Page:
This week there has been much discussion about mental health in the workplace to coincide with World Mental Health Day on Monday, and I do believe that as an industry we are much more sensitised to this issue than we were in the past. As leaders and managers, we’re more able to spot the individual most at risk of burning out because they’re often our best performers, the ones whose clients depend on them utterly and whose teams love them because they’re always picking up the pieces.

The bigger question for me is how we, as practitioners, can help ourselves. Not just in terms of managing our mental health but also our physical health, because people who work too many hours for too long struggle physically too. Not enough time for exercise, not eating properly, and most important of all, not taking care of ourselves when we are sick. I know I’m not alone in repeatedly struggling into the office when really I should have been at home under the duvet, and I can think of many high performers who push themselves far too hard physically as well as mentally.

The nature of our business is that it is not a 9-5 environment, and we need to encourage each other to look after ourselves, to give ourselves permission to recover properly from physical illness by taking appropriate rest and pacing ourselves.  Too often physical illness is the harbinger of mental health problems, with the body breaking down because the mind won’t allow sufficient rest or relaxation.

So this year, as the evenings draw in, and coughs, colds and flu start to spread (not to mention norovirus), give yourself permission to take a couple of days off to properly rest, to consider what your body needs rather than what your team or your client needs. We are none of us superhuman – and you can’t lead a team from a hospital bed. Too extreme? Maybe, but as leaders, one of the examples we need to set is that of how to build a career with longevity – one where you can still get to the top but in a way that’s more sustainable. Don’t just think about the wellbeing of your teams, make your own wellbeing another one of the touchpoints you review when you’re thinking about the health of your business.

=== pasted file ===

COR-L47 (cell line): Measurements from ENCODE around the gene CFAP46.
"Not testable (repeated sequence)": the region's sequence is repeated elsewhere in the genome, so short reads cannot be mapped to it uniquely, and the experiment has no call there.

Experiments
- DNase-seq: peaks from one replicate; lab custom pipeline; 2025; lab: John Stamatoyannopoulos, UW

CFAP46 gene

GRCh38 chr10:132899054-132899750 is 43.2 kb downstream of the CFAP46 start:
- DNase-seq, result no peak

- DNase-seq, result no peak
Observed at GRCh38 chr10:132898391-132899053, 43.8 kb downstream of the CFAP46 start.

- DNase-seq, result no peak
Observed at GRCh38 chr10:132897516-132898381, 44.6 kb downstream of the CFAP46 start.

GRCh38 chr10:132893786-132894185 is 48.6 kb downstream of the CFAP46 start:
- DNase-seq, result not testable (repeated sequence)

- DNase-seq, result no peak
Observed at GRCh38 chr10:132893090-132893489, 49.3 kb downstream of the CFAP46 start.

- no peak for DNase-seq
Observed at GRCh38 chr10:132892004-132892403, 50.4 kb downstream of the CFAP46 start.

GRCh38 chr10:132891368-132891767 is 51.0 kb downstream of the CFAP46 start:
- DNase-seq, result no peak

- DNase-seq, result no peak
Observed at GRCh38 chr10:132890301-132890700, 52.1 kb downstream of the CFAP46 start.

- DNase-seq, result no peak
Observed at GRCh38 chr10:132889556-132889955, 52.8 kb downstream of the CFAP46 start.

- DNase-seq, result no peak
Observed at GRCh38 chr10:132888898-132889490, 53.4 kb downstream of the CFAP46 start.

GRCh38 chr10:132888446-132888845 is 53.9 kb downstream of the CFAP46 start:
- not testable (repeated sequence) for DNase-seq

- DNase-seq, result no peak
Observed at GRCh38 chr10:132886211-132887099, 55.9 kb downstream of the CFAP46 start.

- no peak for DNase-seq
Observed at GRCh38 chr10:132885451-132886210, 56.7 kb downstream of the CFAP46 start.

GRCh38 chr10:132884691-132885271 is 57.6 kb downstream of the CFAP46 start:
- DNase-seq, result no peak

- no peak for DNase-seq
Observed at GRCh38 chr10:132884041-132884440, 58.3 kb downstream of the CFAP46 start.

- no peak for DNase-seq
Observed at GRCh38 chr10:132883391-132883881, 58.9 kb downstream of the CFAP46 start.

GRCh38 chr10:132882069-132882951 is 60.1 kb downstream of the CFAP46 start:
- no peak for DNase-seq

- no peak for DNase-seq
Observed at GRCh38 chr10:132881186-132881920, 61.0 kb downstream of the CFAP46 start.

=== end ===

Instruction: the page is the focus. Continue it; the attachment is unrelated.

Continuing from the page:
Room for improvement?

How funky is your office? Are you working from one of those desperately trendy spaces – you know the sort of thing, chairs and walls in primary colours, posh wallpaper, or maybe a neon slogan urging you to “Go for it” or “Live Life”?  Do you have access to table football or a mini pool table sited conveniently near the kitchen? Is your office china part of an artfully mismatched, fabulously retro set of ‘70s greatest hits? Is there a drinks trolley that comes around mid-afternoon on a Thursday or Friday to make the fact that you’ll be there until 8pm just that little bit more palatable?

If you can answer yes to most of the questions above then congratulations, you’re probably working in a communications agency. Or perhaps an internet pioneer that’s hit the big time and is now coining it in every time you hit the search button in a desperate quest to find a bar that nobody else has heard of.  Anyway, whether you’re working in an office that’s been designed to death or somewhere that could just as easily be an insurance brokers as a creative agency, chances are you’ll be working in an open-plan environment.

Open-plan has distinct advantages when it comes to efficient use of the space – not least because you can accommodate greater numbers of staff than within individual offices, but there are also cultural and developmental advantages. So long as you’re flexible enough from an admin and operational perspective it’s possible to rearrange seating plans to ensure that someone struggling with a specific task is seated next to someone who excels at it. Or if you spot some office politics starting to emerge, it’s simple enough to move people around.  So far so good.

How about grouping people by client? Or by seniority? Er – maybe not such a good idea after all, unless you want everyone working on a specific client going stir-crazy from boredom, or all your account executives plotting a mutiny. Maybe by task then, so that the people who want quiet can all sit together quietly and the people who need a bit of banter to get them through the day can whoop it up in a corner to their hearts’ content?

Either way it’s not easy. A recent What Workers Want survey (YouGov for the British Council for Offices, sponsored by Savills), showed that whilst 75% of participants valued a quiet space for focused work, only 30% were actually satisfied with its provision in their offices. Researchers from the Auckland University of Technology in Australia have just released data that showing that as the number of people workers have to share office space with increases, the less productive and friendly they become.  As people become ever more closely co-located, the noisier their space becomes, the less control they have over their individual environment (I’m thinking here especially of hot-desking), and the harder it becomes to concentrate and deliver great work.